Theodore Earl Butler (1861-1936)

Theodore Earl Butler

Theodore Earl Butler

Theodore Earl Butler was an American impressionist painter. He was born in Columbus, Ohio, and moved to Paris to study art. He was close friend of Claude Monet in Giverny, and married his stepdaughter, Suzanne Hoschedé. Suzanne is known as The woman with a Parasol and she was Claude Monet’s favorite model. The event of their marriage is described by Theodore Robinson in his diaries as a great day. After her death he married her sister, Marthe Hoschedé. Butler was a founding member of the Society of Independent Artists.

Butler’s chosen subjects were domestic scenes of family and friends and the French landscape. Although his Impressionistic approach to painting sometimes reflected the influence of his father-in-law, his work also suggests Post-Impressionist tendencies as well.

Butler studied at Marietta College in Ohio and graduated in 1882. He studied at the Art Students League with James Carroll Beckwith, Kenyon Cox and J. Alden Weir, and under William Merritt Chase from 1884 to 1886. Butler then moved to study in Paris.

In Paris, he became member of La Grande-Chaumière, Académie Colarossi and at Académie Julian. Butler studied under Emile Carolus Duran. Carolus opened an art studio in 1873 on Boulevard Montparnasse, called the “81”. Carolus, who was also known to have given free private lessons to some painters, introduced his students to the work of Claude Monet. Monet had moved to Giverny on April 29, 1883. Butler stayed for some time in the same building as Carolus and won an honorable mention in 1888 at the Paris Salon for a painting entitled “The Widow”.

Angelina and Lucien Baudy opened Hotel Baudy in June 1887. The Hotel became the hub for many American expatriates. At Hotel Baudy, artists could buy canvases from Lefevre Foinet and American food celebrating Thanksgiving was served. The village began to attract a great deal of attention. According to Terra Museum historians Katherine M. Bourguignon and Vanessa Lecomte, over 350 painters from eighteen countries painted in Giverny. An exhibition of foreign artists including Butler, Meteyard, Fox, Dice, Stasburg and Dawson Watson was organized in 1892.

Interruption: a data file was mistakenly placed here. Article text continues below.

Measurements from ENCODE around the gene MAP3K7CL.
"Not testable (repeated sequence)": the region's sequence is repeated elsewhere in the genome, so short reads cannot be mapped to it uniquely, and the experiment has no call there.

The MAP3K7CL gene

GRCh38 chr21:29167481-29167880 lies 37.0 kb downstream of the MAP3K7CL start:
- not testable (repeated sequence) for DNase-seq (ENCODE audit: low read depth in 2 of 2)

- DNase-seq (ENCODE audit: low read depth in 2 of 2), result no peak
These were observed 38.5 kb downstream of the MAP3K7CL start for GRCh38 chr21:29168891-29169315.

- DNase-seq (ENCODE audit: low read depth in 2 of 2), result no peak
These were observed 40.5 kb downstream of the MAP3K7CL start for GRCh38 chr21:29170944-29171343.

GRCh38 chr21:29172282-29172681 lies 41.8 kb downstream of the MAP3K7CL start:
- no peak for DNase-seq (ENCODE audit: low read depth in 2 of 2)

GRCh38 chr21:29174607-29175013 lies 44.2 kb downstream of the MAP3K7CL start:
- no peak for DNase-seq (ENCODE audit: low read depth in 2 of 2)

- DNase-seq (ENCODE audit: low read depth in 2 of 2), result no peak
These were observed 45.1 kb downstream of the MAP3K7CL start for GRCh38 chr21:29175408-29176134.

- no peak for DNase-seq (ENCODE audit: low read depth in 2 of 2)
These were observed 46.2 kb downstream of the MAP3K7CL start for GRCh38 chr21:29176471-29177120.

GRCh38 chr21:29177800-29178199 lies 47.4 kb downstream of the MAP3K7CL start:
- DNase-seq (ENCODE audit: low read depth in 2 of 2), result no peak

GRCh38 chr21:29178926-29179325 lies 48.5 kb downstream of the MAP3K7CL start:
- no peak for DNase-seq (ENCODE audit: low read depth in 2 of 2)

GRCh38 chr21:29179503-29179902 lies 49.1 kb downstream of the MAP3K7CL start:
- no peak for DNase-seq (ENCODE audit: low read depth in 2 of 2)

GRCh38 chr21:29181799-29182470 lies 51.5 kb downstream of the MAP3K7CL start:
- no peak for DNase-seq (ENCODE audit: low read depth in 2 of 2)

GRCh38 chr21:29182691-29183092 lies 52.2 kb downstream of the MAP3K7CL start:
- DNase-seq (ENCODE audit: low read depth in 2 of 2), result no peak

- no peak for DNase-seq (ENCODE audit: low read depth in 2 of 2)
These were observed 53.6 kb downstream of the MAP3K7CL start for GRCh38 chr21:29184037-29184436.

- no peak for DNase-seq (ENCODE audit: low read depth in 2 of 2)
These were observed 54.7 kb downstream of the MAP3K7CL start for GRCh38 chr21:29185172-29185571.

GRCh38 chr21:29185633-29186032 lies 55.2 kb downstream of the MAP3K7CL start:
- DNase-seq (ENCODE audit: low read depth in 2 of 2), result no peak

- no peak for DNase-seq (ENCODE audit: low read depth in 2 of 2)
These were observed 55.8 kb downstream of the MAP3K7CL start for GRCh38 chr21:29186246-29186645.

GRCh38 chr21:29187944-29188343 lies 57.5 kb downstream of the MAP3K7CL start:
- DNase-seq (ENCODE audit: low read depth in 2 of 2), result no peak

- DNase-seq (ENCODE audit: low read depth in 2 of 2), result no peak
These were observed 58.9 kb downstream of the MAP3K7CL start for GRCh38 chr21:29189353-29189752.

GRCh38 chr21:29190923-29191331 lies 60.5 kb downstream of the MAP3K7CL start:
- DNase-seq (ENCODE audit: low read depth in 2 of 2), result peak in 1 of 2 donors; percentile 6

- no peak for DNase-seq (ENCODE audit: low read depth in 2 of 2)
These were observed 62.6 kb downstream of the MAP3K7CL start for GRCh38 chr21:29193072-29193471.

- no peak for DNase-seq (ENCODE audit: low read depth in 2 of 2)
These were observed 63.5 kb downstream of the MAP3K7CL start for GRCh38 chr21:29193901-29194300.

The event of his first marriage was immortalized in a painting by Theodore Robinson titled The Wedding March. Butler became a key player and link between the American Colony and Claude Monet. The Butler family organized many dinners such as one held October 25, 1892 with Robinson, Hale, Hart and Marthe Hoschedé. Then Butler bought an orchard and built a new house.

Butler participated in the publication and conception of the Courier Innocent. He did the cover and illustrated many pages. Butler painted a series of his own family: son Jimmy Butler born in 1893, and daughter Lilly Butler born in 1894. Those paintings included series’ entitled “The Bath”, “After the Bath”, and “Playing with Jimmy”. Butler developed his own impressionist style with light palettes and loose brushstrokes, reminiscent of works done by Édouard Vuillard and Pierre Bonnard. From his garden he painted landscapes showing the church of Giverny, The Demoiselles (small haystacks) and the grain stacks. After a lingering illness, Suzanne Hoschede died in 1899. Thereafter most of Butler’s paintings were landscapes. Marthe Hoschede, Suzanne’s sister helped Butler raise Jimmy and Lilly. In 1899 Theodore Earl Butler decided to go back to the United States. He had several one man shows in New York City. He exhibited in 1900, at Paul Durand-Ruel gallery in New York. After six months he was back in Giverny. He married Marthe Hoschedé, Suzanne’s sister in 1900. The Butler family and the Rose family, Ethel and Guy Rose, rented summer houses in Veules les Roses. Butler was also a close friend of Philip Hale, John Singer Sargent, and Maximilien Luce.

In 1914, the Butler family moved to New York when Butler got a commission to paint mural panels for the home of William Paine. He contributed two paintings to the 1913 Armory Show in New York City, Marine and Fourteenth of July, Paris. He founded with his friend, John Sloan, the Society of Independent Artists and served on its board from 1918 to 1921. The breakout of World War I prevented Butler from returning to Giverny until 1921.

In the meantime, Butler became involved with the American Red Cross and raised funds with Marthe Hoschedé. He marked that occasion with a painting titled “All Together”.

From the time of his first marriage and after the birth of his children, Butler concentrated especially on domestic subjects, painted indoors or in his garden. Monet’s influence on American expatriate painters in Giverny was important, and a similarity between Butler’s palette and that of Monet has been noted in the paintings of the 1890s. Equally noticeable in Butler’s brushwork are qualities that align him with the work of Paul Gauguin and the Nabis artists. In his later work Butler experimented further with Fauve principles, painting landscapes in Giverny and on the Normandy coast, sometimes applying color directly from the tube to decorative ends.

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